With the height now established, what to name the peak was clearly the next challenge. While the survey was anxious to preserve local names if possible (e.g. Kangchenjunga and Dhaulagiri), Waugh argued that he could not find any commonly used local name. Waugh's search for a local name was hampered by Nepal and Tibet's exclusion of foreigners. Many local names existed, with perhaps the best known in Tibet for several centuries being Chomolungma, which had appeared on a 1733 map published in Paris by the French geographer D'Anville. However, Waugh argued that with the plethora of local names, it would be difficult to favour one name over all others. So, he decided that Peak XV should be named after George Everest, his predecessor as Surveyor General of India. He wrote:
I was taught by my respected chief and predecessor, Colonel Sir George Everest to assign to every geographical object its true local or native appellation. But here is a mountain, most probably the highest in the world, without any local name that we can discover, whose native appellation, if it has any, will not very likely be ascertained before we are allowed to penetrate into Nepal. In the meantime the privilege as well as the duty devolves on me to assign...a name whereby it may be known among citizens and geographers and become a household word among civilized nations.
George Everest opposed the name suggested by Waugh and told the Royal Geographical Society in 1857 that Everest could not be written in Hindi nor pronounced by "the native of India". Waugh's proposed name prevailed despite the objections, and in 1865, the Royal Geographical Society officially adopted Mount Everest as the name for the highest mountain in the world. Interestingly, the modern pronunciation of Everest English is in fact different from Sir George's pronunciation of his surname.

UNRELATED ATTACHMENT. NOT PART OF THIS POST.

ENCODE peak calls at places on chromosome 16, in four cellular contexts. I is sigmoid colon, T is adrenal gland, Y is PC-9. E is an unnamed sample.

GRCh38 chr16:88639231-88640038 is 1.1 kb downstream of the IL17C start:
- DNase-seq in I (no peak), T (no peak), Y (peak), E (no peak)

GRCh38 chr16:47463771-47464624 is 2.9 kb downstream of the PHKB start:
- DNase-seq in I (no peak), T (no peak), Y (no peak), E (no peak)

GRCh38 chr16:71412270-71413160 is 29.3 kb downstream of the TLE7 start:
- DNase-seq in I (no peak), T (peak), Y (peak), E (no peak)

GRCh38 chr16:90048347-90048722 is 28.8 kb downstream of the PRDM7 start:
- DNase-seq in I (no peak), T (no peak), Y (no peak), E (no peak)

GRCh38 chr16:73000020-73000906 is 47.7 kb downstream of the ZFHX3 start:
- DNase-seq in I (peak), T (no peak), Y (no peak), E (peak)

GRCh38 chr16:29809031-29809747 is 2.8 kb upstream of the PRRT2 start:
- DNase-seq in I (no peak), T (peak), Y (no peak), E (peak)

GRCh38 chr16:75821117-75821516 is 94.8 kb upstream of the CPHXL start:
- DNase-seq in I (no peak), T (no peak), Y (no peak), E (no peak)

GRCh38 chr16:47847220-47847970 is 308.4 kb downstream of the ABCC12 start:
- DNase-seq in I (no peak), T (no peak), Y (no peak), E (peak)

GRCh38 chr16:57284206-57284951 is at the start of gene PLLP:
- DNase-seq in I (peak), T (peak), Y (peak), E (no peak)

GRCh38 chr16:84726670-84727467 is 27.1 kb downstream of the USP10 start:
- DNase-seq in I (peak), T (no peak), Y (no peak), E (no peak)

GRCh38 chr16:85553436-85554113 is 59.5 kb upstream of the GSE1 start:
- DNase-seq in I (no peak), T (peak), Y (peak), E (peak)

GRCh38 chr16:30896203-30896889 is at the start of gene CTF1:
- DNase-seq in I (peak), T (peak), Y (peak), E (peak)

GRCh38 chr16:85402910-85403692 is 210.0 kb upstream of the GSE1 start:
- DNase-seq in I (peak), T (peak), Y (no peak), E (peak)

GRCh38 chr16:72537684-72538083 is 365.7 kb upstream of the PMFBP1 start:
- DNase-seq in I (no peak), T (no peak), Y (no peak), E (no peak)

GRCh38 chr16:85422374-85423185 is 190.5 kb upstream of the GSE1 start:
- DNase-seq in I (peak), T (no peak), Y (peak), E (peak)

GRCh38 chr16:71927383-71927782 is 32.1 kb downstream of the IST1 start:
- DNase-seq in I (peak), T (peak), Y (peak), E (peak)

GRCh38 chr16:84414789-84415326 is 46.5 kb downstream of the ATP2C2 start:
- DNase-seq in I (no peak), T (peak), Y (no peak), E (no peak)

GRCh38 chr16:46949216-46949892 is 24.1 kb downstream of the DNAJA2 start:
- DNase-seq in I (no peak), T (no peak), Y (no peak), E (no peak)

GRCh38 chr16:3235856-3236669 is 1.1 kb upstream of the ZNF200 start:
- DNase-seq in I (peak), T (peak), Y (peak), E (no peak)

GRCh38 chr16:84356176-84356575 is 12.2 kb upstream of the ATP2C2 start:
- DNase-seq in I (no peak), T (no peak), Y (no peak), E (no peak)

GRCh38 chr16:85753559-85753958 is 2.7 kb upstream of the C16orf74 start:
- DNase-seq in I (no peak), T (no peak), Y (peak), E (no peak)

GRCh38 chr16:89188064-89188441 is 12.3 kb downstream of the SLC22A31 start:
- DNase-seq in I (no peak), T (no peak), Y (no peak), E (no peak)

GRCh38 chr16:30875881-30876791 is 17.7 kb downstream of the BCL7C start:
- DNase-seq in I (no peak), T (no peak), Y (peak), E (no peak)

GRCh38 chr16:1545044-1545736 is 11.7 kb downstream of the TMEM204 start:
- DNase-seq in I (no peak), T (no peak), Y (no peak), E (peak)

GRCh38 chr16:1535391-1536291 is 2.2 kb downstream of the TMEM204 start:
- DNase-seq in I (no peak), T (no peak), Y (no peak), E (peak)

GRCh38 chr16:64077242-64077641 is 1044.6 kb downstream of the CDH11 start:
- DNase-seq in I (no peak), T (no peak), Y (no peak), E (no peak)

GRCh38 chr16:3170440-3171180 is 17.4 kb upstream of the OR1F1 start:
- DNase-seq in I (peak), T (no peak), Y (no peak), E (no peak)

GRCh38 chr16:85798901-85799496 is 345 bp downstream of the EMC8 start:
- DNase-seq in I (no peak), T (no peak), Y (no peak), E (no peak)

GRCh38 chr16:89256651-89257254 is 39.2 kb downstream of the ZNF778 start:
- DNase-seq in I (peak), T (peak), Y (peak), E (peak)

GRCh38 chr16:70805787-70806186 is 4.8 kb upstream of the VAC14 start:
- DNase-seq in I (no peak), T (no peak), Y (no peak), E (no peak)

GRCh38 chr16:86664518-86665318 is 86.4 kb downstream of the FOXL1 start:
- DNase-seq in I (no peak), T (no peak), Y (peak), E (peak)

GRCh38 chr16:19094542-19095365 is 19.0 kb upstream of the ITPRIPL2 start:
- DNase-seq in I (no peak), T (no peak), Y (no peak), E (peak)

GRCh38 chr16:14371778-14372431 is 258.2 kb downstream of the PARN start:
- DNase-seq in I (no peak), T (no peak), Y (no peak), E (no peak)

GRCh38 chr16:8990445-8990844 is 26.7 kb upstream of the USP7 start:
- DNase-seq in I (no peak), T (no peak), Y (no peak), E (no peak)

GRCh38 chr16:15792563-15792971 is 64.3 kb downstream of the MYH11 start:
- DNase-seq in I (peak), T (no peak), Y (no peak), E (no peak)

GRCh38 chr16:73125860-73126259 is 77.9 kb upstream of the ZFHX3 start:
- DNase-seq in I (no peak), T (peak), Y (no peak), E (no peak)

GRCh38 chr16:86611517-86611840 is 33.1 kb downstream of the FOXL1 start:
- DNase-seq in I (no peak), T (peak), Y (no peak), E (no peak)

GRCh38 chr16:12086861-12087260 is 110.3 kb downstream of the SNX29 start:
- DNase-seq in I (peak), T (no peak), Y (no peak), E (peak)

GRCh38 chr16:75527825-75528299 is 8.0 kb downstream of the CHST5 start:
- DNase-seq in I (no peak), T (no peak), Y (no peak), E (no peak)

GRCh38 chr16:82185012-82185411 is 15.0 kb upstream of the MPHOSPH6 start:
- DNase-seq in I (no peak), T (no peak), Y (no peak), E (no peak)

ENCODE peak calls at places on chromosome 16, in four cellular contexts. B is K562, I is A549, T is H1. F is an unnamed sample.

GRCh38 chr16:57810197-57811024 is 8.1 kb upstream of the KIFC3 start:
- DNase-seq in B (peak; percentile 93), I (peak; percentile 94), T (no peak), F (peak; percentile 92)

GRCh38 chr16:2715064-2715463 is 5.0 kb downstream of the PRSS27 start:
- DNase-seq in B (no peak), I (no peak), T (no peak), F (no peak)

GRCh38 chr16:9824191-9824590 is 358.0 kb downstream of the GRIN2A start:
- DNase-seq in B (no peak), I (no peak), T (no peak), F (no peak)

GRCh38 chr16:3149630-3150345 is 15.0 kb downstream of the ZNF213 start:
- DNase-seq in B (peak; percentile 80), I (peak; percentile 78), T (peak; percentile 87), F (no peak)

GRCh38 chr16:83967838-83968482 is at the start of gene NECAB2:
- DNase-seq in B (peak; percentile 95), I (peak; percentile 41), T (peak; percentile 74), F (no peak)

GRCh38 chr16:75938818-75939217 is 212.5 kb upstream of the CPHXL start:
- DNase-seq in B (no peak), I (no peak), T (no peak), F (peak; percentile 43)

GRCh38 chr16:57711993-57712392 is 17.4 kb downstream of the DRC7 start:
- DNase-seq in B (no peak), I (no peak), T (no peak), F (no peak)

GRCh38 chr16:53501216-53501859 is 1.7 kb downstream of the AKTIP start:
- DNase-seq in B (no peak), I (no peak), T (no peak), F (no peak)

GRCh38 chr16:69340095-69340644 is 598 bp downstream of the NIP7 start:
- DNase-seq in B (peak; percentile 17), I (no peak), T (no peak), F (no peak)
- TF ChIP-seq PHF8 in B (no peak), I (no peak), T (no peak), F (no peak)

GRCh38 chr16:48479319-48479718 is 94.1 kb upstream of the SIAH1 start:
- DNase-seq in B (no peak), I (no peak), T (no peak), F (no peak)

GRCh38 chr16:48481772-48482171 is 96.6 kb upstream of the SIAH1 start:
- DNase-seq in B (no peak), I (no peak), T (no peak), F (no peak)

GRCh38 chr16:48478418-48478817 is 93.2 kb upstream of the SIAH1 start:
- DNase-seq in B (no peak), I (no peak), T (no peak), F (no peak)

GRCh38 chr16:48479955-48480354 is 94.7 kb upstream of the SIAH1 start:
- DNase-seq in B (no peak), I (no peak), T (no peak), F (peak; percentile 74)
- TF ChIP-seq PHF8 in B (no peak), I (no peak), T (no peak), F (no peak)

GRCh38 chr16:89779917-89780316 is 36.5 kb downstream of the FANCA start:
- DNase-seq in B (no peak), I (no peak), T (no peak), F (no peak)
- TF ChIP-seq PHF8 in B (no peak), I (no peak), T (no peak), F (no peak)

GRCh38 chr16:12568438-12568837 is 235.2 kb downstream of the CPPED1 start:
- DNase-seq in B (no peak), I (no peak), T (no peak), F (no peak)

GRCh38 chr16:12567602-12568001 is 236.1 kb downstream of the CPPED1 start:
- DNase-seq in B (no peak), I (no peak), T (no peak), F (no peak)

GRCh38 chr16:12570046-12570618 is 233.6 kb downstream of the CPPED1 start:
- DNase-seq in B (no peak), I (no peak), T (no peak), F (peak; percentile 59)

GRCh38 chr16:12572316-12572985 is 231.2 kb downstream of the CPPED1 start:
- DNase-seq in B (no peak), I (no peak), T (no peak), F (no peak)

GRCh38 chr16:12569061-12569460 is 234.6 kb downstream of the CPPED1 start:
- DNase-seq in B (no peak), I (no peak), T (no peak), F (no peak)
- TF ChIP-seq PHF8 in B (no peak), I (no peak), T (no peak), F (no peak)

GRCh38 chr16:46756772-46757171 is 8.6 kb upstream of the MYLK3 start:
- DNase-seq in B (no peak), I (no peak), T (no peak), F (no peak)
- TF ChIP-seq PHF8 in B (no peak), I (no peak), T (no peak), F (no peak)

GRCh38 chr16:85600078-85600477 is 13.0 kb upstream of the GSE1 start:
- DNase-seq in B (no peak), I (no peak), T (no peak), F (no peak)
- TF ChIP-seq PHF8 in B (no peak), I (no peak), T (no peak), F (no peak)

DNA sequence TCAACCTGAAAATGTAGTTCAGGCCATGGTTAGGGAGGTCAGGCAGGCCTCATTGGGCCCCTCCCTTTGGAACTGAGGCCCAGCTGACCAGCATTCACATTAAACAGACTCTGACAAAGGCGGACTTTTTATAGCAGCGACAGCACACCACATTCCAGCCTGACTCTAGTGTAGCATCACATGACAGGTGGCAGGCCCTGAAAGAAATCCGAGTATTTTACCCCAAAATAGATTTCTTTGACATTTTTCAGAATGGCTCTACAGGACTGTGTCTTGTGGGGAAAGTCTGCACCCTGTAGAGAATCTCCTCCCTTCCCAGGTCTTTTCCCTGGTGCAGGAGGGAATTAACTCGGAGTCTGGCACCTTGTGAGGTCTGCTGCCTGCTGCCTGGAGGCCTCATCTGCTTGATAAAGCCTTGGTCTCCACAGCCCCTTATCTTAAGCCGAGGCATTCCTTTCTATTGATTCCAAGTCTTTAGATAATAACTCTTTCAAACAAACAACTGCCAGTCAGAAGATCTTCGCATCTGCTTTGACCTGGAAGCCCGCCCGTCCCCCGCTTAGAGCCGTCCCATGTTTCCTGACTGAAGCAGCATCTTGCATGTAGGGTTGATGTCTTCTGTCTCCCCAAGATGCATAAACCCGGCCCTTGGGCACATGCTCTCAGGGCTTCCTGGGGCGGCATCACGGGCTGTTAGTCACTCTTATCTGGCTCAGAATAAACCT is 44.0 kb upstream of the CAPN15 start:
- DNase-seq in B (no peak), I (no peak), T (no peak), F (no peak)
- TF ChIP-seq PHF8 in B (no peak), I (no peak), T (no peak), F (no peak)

The Tibetan name for Mount Everest is Chomolungma or Qomolangma, phonetically transliterated into Chinese as Zhūmùlǎngmǎ Fēng, or translated by meaning as Shèngmǔ Fēng, literally "Holy Mother". According to English accounts of the mid-19th century, the local name in Darjeeling for Mount Everest was Deodungha (meaning "holy mountain").
In the late 19th century, many European cartographers incorrectly believed that a native name for the mountain was Gaurisankar. This was a result of confusion of Mount Everest with Gauri Sankar, which, when viewed from Kathmandu, stands almost directly in front of Everest.
In the early 1960s, the Nepalese government gave Mount Everest the official name Sagarmāthā. This name had not previously been used; the local inhabitants knew the mountain as Chomolungma. The mountain was not known and named in ethnic Nepal (that is, the Kathmandu valley and surrounding areas). The government set out to find a Nepalese name for the mountain because the Sherpa/Tibetan name Chomolungma was not acceptable, as it would have been against unification (Nepalization) of the country.
In 2002, the Chinese People's Daily newspaper published an article making a case against the continued use of the English name for the mountain in the Western world, insisting that it should be referred to by its Tibetan name. The newspaper argued that the Chinese use of the Tibetan name preceded the English one, as Mount Qomolangma was marked on a Chinese map more than 280 years ago.